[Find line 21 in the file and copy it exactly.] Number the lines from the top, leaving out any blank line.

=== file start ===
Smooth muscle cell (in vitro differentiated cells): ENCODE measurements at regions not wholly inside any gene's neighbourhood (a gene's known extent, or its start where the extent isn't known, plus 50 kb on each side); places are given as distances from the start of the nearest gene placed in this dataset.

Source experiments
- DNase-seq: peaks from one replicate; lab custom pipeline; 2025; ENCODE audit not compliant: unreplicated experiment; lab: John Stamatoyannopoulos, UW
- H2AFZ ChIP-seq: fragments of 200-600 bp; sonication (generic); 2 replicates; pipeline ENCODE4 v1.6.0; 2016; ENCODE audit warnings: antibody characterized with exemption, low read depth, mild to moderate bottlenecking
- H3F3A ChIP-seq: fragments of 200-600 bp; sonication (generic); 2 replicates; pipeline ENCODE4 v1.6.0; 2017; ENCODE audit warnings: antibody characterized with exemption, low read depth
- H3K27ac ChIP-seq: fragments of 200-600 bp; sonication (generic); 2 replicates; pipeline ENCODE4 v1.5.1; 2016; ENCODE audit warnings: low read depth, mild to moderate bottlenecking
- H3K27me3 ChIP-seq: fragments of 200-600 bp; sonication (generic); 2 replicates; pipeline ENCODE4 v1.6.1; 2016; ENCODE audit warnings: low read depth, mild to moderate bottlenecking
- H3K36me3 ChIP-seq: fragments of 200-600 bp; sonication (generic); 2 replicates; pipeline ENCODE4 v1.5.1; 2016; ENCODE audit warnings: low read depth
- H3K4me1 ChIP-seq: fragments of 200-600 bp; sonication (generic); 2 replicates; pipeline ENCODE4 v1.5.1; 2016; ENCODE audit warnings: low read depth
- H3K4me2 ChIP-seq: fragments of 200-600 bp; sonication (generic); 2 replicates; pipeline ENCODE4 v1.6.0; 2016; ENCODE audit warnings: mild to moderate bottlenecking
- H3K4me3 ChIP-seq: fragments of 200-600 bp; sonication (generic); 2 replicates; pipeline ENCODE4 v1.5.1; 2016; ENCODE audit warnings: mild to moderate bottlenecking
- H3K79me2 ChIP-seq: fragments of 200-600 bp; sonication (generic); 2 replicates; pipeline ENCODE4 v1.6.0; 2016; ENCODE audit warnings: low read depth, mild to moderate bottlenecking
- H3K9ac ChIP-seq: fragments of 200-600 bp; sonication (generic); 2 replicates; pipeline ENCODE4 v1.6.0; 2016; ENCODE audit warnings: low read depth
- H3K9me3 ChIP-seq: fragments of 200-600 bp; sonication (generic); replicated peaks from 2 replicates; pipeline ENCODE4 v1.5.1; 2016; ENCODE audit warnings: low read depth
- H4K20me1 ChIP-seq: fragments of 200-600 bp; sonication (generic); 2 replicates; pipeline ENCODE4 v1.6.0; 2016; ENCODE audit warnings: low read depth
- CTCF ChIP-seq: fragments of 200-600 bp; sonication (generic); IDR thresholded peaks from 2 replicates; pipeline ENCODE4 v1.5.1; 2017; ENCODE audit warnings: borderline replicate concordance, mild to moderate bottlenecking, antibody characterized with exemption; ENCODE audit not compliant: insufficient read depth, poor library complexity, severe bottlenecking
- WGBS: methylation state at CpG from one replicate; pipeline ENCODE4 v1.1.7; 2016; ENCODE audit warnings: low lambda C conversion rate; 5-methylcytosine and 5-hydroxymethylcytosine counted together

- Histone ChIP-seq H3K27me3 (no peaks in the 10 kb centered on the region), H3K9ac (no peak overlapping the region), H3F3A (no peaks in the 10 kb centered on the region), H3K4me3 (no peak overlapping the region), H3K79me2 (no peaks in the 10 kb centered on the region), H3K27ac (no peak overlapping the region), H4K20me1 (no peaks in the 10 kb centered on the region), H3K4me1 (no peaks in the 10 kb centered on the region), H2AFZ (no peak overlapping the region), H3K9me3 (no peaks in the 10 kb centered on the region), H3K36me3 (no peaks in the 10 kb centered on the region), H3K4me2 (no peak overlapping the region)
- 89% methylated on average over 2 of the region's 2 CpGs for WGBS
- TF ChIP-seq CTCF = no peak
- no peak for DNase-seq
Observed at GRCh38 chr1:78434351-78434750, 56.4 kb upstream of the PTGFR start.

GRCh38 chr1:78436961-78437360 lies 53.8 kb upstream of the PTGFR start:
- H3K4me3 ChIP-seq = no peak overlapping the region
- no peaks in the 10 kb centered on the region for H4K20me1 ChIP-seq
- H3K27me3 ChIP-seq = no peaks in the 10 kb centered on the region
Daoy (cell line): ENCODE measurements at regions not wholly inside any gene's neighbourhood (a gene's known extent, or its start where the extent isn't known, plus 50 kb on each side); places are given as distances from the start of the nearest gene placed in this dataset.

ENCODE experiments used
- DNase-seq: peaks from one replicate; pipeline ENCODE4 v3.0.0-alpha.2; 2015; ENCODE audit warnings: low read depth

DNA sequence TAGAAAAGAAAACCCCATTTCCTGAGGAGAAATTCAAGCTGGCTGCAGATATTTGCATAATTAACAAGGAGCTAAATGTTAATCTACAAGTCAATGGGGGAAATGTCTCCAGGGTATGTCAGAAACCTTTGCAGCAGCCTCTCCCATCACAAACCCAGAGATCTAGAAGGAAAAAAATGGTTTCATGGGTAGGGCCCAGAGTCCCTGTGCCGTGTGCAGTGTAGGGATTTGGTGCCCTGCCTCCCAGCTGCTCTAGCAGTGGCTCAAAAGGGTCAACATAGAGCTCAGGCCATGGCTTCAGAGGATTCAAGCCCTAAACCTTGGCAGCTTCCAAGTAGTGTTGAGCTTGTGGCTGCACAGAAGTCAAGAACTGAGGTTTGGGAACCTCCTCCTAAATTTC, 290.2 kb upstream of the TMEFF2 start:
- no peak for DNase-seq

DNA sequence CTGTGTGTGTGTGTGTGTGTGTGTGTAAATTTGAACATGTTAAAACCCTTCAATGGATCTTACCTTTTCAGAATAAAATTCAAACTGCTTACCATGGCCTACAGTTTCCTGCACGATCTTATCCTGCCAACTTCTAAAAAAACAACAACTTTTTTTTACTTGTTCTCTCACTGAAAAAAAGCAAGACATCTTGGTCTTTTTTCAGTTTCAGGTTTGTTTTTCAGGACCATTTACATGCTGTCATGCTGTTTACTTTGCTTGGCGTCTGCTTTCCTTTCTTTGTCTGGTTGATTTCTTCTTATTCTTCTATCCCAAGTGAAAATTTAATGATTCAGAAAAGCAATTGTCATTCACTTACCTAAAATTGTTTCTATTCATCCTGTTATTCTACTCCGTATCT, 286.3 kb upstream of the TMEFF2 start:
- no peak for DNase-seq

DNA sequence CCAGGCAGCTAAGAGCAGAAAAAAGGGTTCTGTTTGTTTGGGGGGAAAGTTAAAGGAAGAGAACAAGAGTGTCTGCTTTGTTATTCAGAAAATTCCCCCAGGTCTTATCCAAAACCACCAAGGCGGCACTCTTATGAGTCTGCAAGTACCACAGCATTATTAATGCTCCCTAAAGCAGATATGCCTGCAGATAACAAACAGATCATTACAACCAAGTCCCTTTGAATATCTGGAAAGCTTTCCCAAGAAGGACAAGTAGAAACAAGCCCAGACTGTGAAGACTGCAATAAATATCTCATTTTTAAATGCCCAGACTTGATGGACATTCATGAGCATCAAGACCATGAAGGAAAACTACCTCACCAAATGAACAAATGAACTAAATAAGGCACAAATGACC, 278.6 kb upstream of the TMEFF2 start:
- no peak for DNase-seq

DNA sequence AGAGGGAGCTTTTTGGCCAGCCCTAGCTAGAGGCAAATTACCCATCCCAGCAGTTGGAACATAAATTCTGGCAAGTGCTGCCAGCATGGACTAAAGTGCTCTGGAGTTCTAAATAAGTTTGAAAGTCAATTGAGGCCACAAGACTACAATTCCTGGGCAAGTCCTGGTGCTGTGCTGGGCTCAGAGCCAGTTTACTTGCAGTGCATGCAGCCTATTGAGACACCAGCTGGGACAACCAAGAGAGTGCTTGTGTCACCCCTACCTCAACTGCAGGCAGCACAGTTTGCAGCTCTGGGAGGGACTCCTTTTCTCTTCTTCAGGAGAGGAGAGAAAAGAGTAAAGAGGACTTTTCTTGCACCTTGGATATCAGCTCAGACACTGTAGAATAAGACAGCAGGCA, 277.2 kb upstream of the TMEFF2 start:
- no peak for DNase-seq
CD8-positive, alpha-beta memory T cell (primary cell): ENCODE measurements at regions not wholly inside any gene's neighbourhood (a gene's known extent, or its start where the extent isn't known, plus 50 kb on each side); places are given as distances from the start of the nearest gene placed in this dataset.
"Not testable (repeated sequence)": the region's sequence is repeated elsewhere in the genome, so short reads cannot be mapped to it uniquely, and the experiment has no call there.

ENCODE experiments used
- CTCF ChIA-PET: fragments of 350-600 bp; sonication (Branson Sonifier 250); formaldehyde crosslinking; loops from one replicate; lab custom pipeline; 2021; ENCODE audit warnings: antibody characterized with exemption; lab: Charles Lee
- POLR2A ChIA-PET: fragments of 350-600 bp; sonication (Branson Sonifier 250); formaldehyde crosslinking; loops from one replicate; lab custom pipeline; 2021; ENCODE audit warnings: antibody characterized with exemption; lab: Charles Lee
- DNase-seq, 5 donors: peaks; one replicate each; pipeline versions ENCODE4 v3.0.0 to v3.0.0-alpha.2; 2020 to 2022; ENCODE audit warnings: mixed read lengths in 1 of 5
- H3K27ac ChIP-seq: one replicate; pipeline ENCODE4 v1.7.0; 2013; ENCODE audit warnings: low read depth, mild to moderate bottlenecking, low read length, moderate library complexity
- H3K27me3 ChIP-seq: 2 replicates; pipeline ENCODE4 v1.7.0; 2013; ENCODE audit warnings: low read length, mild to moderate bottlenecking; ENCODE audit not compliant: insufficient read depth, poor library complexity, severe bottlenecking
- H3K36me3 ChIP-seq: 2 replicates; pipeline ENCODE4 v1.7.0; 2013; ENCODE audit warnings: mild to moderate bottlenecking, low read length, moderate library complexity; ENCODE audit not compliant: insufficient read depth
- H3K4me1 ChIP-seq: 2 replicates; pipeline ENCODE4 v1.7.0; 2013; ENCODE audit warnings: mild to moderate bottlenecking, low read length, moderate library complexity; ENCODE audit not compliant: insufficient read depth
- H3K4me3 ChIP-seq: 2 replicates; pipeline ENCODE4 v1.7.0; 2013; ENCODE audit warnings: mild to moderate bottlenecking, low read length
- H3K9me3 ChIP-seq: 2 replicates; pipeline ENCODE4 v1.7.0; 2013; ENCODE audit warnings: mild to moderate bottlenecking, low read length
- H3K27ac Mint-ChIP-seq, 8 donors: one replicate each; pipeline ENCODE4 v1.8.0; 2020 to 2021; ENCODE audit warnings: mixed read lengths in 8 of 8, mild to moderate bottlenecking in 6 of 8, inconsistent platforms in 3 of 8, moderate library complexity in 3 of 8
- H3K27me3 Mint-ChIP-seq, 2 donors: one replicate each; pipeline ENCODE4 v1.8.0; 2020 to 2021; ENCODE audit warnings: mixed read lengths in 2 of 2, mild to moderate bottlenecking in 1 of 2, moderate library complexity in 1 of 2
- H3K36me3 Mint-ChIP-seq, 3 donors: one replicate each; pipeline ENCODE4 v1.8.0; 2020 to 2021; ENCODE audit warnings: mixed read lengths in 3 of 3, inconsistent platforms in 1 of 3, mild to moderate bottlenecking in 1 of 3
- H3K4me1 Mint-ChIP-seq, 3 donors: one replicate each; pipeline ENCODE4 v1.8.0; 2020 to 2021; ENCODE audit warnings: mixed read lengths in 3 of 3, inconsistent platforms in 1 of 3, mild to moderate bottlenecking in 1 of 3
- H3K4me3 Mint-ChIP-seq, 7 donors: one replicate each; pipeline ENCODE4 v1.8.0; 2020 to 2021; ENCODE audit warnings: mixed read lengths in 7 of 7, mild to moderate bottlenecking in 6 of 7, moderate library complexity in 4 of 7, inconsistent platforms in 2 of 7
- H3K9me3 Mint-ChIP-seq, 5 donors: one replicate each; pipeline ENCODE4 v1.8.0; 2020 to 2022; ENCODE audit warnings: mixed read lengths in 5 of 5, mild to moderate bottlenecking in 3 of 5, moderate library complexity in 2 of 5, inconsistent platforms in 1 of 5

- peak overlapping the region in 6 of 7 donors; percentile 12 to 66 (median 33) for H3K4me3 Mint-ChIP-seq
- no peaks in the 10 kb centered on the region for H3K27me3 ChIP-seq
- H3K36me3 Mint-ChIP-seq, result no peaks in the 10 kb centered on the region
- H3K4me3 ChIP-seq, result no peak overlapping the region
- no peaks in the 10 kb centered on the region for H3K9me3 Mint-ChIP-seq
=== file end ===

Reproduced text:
- no peak for DNase-seq